Just kidding. I love when an MMO encourages me to think, especially if I have to think a bit outside of the box (EVE is notoriously good at that and very unforgiving if you don't). Unfortunately, I'm not so sure if that's the case of everybody else.

No, I'm not trying to claim that MMO players are stupid or don't think in general. It's just that it sometimes -feels- like that to me and I've lost count of the /facepalm moments I've experienced. If someone feels insulted by this, I'm sorry - that's not my intention and I'm not trying to point my finger at you specifically, so be happy ;)

Anyway... time for an interesting story that this blog made me reflect on.

I remember one incident with a guild mate who always seemed to be online grinding achievement after achievement... on several alts even... which was cool. Then WotLK was released and we were all having fun questing and such... and the person of course made sure to grind out the new achievements whenever possible.

The thing is, some of the quests had you use your brain a bit, which I think was great for a change. But there was this one quest in particular where you had to control some abomination and use it to blow up other mobs if I remember correctly. It took me a little longer than usual to figure out because of tricky aggro and even though I was sure I had figured out the strategy, I looked it up on the net to verify, because at first it didn't work for me. But after two failed attempts or so of getting insane aggro, I nailed it and realized that it was relatively simple once you knew what to do.

Unfortunately, this guild mate stumbled into that same quest late a night. Apparently, the person died a couple of times trying to do the quest just like I did and then exploded in guild chat complaining about how retarded and impossible the quest was and that Blizzard needed to fix this atrocity ASAP because he most likely wouldn't be able to get his achievement because of this quest that he couldn't complete.

Raising an eyebrow in disbelief, I asked and confirmed that it was the quest I thought it was, then I told in a polite way that the quest was actually rather easy once you figured out the trick, but until you figured it out, the quest did indeed seem unbalanced or even broken and had me puzzled as well.

This unfortunately, just seemed to make the person even more upset. I then suggested to the person to look it up since I was too tired to explain what to do in a coherent fashion and the guide I found on a site did a good job at explaining what to do. Sadly the person somehow took it the wrong way and started complaining about how nobody in the guild ever helped out with completing quests (nevermind the fact that it was 2am on a weekday).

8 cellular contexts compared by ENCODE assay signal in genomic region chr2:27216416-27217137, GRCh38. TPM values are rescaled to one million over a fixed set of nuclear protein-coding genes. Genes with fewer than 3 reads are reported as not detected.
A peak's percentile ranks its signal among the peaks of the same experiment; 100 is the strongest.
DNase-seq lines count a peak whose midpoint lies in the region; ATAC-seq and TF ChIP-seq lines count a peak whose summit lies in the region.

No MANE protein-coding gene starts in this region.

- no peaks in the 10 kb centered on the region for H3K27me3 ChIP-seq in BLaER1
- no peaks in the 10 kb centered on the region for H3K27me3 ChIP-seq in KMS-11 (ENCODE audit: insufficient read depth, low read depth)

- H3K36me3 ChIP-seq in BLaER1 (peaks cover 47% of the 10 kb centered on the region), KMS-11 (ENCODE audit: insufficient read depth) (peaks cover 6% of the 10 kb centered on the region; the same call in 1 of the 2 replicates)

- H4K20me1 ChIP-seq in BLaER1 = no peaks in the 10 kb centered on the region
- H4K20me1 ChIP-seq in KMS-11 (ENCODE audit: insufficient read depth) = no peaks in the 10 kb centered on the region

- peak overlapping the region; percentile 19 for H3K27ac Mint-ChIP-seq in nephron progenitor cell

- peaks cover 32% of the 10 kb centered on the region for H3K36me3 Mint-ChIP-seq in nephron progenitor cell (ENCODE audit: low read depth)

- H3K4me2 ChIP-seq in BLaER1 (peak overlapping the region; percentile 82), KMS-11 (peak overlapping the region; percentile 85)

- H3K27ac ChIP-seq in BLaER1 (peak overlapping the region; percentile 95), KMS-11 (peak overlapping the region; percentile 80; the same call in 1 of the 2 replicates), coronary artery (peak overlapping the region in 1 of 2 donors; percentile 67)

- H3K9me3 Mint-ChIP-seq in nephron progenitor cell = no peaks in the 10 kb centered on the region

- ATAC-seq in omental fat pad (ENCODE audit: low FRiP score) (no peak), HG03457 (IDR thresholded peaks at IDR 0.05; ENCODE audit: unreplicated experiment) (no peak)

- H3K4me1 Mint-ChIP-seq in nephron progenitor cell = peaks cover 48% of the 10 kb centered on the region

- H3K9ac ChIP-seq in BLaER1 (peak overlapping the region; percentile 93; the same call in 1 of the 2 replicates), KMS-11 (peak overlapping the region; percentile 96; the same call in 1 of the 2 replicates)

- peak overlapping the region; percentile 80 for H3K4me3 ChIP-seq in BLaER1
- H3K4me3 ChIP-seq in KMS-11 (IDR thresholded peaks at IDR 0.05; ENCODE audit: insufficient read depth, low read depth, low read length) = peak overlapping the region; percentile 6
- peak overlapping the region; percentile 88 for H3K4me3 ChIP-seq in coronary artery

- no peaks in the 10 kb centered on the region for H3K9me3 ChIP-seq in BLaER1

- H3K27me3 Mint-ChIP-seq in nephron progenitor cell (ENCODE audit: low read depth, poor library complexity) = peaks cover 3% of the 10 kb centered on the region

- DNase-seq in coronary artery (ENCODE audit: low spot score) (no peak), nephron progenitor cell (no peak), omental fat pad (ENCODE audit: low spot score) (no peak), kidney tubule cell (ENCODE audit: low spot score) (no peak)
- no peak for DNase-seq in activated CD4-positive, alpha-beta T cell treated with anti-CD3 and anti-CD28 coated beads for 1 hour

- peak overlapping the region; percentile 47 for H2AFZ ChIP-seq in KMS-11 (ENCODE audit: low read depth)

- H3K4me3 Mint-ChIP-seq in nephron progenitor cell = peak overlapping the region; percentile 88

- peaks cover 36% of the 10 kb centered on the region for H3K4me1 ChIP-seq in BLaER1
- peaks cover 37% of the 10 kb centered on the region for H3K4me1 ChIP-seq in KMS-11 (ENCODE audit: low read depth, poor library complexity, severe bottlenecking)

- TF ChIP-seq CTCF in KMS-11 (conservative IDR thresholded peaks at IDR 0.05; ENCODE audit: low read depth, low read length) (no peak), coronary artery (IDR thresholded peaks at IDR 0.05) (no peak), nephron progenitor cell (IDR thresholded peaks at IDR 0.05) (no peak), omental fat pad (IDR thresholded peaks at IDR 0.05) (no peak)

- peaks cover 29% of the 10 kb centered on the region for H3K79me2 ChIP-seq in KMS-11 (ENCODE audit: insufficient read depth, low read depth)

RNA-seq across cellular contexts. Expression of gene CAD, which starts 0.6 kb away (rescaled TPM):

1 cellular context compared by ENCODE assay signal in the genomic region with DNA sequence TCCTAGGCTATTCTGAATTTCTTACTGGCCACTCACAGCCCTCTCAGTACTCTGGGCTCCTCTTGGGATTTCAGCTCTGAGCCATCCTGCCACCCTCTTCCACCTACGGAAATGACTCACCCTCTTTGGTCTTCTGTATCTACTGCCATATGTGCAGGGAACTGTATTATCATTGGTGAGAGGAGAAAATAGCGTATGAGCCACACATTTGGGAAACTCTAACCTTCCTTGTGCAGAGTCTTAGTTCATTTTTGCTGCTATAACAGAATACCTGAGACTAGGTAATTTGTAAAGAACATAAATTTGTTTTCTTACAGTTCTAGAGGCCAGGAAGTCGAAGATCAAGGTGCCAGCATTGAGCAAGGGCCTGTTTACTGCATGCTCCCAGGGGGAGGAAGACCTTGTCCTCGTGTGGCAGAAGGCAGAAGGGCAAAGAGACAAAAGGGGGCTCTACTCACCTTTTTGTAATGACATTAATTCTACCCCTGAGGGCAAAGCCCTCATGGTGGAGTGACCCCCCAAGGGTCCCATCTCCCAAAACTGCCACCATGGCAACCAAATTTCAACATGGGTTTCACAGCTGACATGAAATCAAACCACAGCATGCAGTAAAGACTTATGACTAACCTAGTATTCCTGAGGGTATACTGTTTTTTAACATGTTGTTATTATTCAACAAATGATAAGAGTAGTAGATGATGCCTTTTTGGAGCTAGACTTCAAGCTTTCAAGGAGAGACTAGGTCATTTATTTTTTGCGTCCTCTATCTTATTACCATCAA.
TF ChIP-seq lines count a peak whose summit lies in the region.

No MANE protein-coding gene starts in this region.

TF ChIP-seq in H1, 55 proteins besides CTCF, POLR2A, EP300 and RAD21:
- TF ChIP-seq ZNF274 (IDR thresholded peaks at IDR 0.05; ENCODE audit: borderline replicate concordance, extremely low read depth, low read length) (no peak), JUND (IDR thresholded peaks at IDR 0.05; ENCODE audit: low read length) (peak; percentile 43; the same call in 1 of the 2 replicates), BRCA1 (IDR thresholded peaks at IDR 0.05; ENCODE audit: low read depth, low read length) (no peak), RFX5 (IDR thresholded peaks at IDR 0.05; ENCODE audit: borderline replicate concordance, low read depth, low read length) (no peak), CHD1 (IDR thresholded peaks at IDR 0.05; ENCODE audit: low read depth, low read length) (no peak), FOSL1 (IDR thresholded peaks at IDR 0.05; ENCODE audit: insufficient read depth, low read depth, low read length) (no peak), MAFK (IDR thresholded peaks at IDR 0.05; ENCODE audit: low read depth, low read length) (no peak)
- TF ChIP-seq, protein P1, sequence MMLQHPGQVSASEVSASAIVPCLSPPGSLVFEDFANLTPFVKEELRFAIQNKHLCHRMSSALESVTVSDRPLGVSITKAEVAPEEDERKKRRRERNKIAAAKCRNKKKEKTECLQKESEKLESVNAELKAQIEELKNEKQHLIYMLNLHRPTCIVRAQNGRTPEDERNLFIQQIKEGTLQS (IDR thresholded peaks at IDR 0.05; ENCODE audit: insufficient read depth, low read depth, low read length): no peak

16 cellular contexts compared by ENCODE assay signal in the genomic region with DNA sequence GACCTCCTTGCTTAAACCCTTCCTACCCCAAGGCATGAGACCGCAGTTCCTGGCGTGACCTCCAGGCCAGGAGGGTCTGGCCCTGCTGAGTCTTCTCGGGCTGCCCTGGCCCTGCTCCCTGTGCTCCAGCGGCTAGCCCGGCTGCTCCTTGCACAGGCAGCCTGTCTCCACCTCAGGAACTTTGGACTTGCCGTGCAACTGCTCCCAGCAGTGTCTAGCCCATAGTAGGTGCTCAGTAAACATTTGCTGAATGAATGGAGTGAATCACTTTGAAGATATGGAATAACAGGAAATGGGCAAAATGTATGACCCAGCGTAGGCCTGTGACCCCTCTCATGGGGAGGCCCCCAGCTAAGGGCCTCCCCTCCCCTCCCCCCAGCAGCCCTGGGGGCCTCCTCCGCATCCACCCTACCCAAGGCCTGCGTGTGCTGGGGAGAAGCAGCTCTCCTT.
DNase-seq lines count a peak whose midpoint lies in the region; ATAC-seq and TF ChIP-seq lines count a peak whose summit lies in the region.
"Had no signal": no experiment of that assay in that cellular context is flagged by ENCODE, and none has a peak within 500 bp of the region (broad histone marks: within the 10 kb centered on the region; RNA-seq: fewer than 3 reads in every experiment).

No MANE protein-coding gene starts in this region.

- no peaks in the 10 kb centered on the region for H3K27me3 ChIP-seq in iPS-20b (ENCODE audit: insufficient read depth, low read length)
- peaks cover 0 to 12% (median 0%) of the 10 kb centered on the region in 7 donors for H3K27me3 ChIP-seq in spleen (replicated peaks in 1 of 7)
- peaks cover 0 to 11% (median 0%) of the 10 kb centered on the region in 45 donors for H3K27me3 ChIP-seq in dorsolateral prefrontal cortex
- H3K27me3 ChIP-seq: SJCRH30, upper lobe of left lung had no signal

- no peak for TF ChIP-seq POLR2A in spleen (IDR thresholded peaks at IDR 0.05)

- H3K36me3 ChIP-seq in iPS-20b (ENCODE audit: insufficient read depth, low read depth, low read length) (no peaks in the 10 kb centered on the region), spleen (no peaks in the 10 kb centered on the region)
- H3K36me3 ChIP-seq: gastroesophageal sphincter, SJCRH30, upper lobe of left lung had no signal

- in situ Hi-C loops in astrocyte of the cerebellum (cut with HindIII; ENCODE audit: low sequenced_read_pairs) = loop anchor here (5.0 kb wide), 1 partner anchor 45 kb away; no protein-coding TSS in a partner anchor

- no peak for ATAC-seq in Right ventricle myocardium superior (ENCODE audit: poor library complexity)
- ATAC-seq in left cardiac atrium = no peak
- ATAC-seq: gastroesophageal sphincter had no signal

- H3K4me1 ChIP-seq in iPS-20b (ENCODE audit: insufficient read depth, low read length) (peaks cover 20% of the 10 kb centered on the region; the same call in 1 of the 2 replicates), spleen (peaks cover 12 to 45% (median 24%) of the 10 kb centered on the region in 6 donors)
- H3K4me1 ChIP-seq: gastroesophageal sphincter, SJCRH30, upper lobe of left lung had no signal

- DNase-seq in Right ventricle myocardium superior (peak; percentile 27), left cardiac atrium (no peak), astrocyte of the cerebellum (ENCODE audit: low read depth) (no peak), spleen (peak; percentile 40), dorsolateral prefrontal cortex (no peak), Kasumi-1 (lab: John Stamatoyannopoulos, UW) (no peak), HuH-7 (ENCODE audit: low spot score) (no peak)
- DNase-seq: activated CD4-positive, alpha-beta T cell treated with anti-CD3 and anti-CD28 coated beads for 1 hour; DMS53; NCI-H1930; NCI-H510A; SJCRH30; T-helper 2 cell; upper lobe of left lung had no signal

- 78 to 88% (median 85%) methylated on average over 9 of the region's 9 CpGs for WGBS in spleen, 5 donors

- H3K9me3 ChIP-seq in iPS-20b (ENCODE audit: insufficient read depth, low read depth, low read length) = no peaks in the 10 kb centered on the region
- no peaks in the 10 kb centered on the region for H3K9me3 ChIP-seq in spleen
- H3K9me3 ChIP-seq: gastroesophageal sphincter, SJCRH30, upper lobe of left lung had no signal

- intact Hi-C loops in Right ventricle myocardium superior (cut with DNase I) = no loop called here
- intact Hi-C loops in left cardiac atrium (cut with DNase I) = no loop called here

Well, this was not true in any way and of course some guild members chimed in and stated so. Then things went completely emo about how this person was blahblah and did blahblah which wasn't fair because of blahblah and was saying blahblah to blahblah behind his back.

I shook my head, finished up the quest I was on and logged because such guild drama is just beyond my comprehension. I seemed to remember seeing the person leave the guild just as I wrapped up things, but frankly didn't put much into it since I've seen too many people do the /gquit thing as a statement of disagrement over something, only to come back 15 minutes later once cooled off.

Guess what? Next day when I logged on, I had this bad feeling nagging my 6th sense. Maybe it was a disturbance in the dataflow or something. I decided to check things out and maybe see if I could clear up some misunderstandings or something. Well, it turned out that the person had either transfered all his character to another server, or deleted them, because they were all gone from the server.

WTF?

All this because the person couldn't take 5 minutes to stop the mindless grind and consider an alternative approach?

Wow... just wow.

Somewhere in this madness, there's a lesson or two to be learned.

Anyway, grats on getting your blog on the front page :)

Thu Jul 16 2009 5:30PM Report
nekollx writes:

maybe he pissed of the Powers that Be Fae and got bitch slapped by the hand of Dog

Thu Jul 16 2009 5:54PM Report
Werewindle writes:

Maybe the op has a good point, but I could not tell, the post was too hard to read.  If she is a Teacher, those poor students.

Thu Jul 16 2009 6:25PM Report
Vendegaar writes:

My own thinking on this ENFORCED GROUPING is that it is seriously limiting on character developement. I MUCH prefer SOLOING to group activity.

Let me explain - I have entered a number of groups that (regardless of my class) expected ME to kill off all the mobs while they looted all the goodies - and then bailed out of the instance leaving me holding the bag. Most of the groups that I have encountered have had LESS than competent players that could not take down ONE much less SEVERAL opponents of equal level on their own.

I have CLOTHIES (Warlocks) that HAVE consistently taken up to FIVE opponents SOLO that were beating on them simultaneously - and beat them all - simply beacuse of TWO things. 1 - They knew what the class limitations and abilities were and 2 - THEY DID NOT PANIC.